Terrazzo Workers and Finishers

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What do they do?

Apply a mixture of cement, sand, pigment, or marble chips to floors, stairways, and cabinet fixtures to fashion durable and decorative surfaces.

Also known as:

Finisher, Grinder, Installer, Terrazzo Finisher, Terrazzo Grinder, Terrazzo Installer, Terrazzo Journeyman, Terrazzo Laborer, Terrazzo Mechanic, Terrazzo Setter, Terrazzo Tile Setter, Terrazzo Worker

Typical Wages

Annual wages for Terrazzo Workers and Finishers in United States

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Projected Growth Rate

Employment of Terrazzo Workers and Finishers is projected to grow 14 percent from 2018 to 2028, faster than average compared to all occupations.

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Projected Employment

No Data Available

Projected Employment Rankings For All United States:

  • 14.3%

    Percent Change

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  • 400

    Annual Projected Job Openings

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Typical College Majors

Majors that prepare Terrazzo Workers and Finishers:

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★ Number of granted degrees for degree type, All, is listed after the major.

Education Level

  • Doctorate or Professional Degree (0%)
  • Master's degree (0.1%)
  • Bachelor's degree (3.3%)
  • Associate's degree (2.3%)
  • Some college, no degree (15.8%)
  • High school diploma equivalent (41.1%)
  • Less than high school diploma (37.4%)

Percent of workers in this field

★ You’re seeing education information for Terrazzo workers and finishers(1) because we don’t have information for Terrazzo Workers and Finishers. Please note the information may not be the same for both occupations.

Colleges that Prepare

Colleges with the most graduates that become Terrazzo Workers and Finishers:

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Knowledge

People in this career often know a lot about:

  • Building and Construction - Knowledge of materials, methods, and the tools involved in the construction or repair of houses, buildings, or other structures such as highways and roads.
  • Design - Knowledge of design techniques, tools, and principles involved in production of precision technical plans, blueprints, drawings, and models.
  • Mathematics - Knowledge of arithmetic, algebra, geometry, calculus, statistics, and their applications.
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Abilities

People in this career often have talent in:

  • Manual Dexterity - The ability to quickly move your hand, your hand together with your arm, or your two hands to grasp, manipulate, or assemble objects.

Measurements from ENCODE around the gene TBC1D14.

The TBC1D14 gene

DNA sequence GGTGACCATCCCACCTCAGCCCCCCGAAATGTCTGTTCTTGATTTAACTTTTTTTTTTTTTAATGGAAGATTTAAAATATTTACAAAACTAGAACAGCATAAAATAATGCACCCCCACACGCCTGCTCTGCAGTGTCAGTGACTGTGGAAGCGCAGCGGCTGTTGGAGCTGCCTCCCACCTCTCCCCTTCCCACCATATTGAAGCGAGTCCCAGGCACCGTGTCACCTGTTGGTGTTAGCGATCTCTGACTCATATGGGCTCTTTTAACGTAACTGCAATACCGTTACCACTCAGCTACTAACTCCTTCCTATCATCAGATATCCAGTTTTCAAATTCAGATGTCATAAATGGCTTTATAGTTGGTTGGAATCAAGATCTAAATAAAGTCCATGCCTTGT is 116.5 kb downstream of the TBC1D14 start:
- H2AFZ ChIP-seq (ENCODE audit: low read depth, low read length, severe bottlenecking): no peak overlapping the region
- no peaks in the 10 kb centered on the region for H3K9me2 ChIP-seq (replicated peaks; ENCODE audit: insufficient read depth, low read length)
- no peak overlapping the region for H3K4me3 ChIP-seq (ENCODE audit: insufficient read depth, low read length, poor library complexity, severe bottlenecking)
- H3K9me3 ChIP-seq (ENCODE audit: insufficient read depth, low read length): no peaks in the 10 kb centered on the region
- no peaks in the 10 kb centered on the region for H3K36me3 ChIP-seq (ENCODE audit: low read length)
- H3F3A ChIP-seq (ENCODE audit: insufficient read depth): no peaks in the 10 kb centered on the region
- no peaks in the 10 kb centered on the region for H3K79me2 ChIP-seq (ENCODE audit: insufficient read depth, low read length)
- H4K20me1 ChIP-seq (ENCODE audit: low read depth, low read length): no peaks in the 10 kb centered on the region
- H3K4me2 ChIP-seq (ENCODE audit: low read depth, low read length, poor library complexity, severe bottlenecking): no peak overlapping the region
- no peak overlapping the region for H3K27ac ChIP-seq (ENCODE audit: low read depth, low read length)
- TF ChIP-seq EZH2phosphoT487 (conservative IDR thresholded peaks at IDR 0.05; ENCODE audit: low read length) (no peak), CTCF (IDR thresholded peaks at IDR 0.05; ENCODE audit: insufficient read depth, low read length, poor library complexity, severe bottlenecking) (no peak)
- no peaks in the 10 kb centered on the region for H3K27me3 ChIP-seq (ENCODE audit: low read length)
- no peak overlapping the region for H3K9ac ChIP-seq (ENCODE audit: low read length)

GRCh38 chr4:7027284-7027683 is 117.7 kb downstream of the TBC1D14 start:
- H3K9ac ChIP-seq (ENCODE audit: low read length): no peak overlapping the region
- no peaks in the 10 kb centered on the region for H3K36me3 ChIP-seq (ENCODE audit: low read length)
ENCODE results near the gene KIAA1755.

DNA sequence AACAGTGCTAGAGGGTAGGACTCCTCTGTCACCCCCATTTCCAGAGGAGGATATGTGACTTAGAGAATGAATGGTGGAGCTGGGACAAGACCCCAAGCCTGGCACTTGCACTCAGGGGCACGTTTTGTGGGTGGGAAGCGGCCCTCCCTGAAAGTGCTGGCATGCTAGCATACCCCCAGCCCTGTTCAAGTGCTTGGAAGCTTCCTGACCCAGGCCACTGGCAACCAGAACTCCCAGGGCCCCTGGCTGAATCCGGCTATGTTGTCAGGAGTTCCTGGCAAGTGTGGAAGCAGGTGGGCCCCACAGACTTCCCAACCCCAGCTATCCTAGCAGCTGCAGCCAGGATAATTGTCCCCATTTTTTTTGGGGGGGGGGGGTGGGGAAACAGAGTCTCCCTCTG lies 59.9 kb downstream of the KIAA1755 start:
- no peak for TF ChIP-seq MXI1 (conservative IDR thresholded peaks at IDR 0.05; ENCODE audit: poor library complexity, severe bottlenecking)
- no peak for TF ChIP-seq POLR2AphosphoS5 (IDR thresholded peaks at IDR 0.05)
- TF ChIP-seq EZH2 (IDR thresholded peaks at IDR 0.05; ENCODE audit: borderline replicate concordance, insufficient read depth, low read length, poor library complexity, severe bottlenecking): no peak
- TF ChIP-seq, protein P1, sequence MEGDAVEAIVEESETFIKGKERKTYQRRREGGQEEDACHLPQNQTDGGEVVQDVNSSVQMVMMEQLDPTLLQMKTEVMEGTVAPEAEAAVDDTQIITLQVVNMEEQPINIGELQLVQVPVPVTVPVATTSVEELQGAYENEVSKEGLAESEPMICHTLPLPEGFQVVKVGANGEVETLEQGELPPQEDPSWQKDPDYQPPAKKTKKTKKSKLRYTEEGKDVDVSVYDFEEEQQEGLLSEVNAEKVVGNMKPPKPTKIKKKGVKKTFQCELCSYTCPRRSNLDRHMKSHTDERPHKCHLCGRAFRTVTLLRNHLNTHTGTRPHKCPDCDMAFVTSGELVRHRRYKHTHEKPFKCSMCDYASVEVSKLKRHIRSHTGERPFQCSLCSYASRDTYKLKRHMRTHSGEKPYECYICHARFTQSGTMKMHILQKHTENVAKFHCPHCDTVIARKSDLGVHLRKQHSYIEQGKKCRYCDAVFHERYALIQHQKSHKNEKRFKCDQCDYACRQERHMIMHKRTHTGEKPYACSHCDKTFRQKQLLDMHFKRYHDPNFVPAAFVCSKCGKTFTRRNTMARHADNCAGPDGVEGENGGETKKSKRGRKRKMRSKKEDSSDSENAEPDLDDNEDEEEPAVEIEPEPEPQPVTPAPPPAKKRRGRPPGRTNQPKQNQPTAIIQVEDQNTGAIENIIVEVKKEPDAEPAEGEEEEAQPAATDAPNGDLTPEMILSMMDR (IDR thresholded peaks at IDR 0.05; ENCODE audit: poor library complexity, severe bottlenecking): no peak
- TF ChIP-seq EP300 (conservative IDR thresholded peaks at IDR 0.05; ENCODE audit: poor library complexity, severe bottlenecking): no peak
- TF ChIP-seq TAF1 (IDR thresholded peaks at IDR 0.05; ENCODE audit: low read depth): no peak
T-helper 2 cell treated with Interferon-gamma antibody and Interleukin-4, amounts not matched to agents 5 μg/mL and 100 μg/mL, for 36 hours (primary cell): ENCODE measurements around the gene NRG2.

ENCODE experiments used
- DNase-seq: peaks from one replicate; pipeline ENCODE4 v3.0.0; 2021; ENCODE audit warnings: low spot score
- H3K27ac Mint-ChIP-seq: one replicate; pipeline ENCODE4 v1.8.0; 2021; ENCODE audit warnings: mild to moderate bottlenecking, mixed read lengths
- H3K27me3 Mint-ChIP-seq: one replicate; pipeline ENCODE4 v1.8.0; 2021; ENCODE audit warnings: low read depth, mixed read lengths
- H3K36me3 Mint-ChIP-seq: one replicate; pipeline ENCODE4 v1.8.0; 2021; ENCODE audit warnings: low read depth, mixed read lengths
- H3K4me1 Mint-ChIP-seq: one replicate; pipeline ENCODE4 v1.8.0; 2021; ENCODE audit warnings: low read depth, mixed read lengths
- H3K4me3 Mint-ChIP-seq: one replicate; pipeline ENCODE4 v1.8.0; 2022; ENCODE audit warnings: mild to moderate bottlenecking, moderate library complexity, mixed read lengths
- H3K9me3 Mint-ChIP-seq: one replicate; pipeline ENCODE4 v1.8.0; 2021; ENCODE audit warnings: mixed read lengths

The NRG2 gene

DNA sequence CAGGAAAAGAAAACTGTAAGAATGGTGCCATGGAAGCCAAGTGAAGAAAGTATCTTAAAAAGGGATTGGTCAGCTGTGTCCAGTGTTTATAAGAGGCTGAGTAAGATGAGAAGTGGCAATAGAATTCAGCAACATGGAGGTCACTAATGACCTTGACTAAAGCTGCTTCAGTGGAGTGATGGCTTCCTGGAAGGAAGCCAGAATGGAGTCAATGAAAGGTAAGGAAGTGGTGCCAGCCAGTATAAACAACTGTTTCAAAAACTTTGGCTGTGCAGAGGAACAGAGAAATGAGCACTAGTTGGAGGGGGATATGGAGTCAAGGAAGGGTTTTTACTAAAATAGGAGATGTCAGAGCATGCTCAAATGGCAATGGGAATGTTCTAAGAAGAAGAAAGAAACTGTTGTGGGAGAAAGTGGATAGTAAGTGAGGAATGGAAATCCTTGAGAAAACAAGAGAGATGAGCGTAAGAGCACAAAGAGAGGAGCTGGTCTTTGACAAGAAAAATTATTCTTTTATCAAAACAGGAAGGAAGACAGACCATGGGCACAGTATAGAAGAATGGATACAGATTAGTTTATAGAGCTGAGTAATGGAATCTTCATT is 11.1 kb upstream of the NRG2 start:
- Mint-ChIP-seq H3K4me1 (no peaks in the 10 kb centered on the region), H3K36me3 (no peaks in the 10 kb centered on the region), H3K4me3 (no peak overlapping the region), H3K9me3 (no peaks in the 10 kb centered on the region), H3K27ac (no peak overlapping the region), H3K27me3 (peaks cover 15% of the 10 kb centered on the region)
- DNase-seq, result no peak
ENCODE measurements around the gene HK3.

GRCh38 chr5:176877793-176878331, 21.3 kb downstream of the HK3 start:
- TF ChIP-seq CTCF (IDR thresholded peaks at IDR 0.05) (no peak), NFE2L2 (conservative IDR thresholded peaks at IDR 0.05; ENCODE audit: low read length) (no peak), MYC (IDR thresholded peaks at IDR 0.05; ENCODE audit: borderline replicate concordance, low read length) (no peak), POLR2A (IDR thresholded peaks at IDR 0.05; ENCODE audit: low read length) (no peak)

• Multilimb Coordination - The ability to coordinate two or more limbs (for example, two arms, two legs, or one leg and one arm) while sitting, standing, or lying down. It does not involve performing the activities while the whole body is in motion.
  • Trunk Strength - The ability to use your abdominal and lower back muscles to support part of the body repeatedly or continuously over time without "giving out" or fatiguing.
  • Near Vision - The ability to see details at close range (within a few feet of the observer).
  • Arm-Hand Steadiness - The ability to keep your hand and arm steady while moving your arm or while holding your arm and hand in one position.
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Activities: what you might do in a day

People in this career often do these activities:

  • Measure materials or objects for installation or assembly.
  • Mix substances or compounds needed for work activities.
  • Load materials into construction equipment.
  • Smooth surfaces with abrasive materials or tools.
  • Cut metal components for installation.
  • Apply decorative masonry finishes.
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This page includes data from:

O*NET OnLine Career data: O*NET 26.1 Database by the U.S. Department of Labor, Employment and Training Administration (“USDOL/ETA”). Used under the CC BY 4.0 license. O*NET® is a trademark of USDOL/ETA

Occupation statistics: USDOL U.S. Bureau of Labor Statistics Occupational Employment Statistics

careeronestop logo Videos: CareerOneStop, USDOL/ETA and the Minnesota Department of Employment & Economic Development

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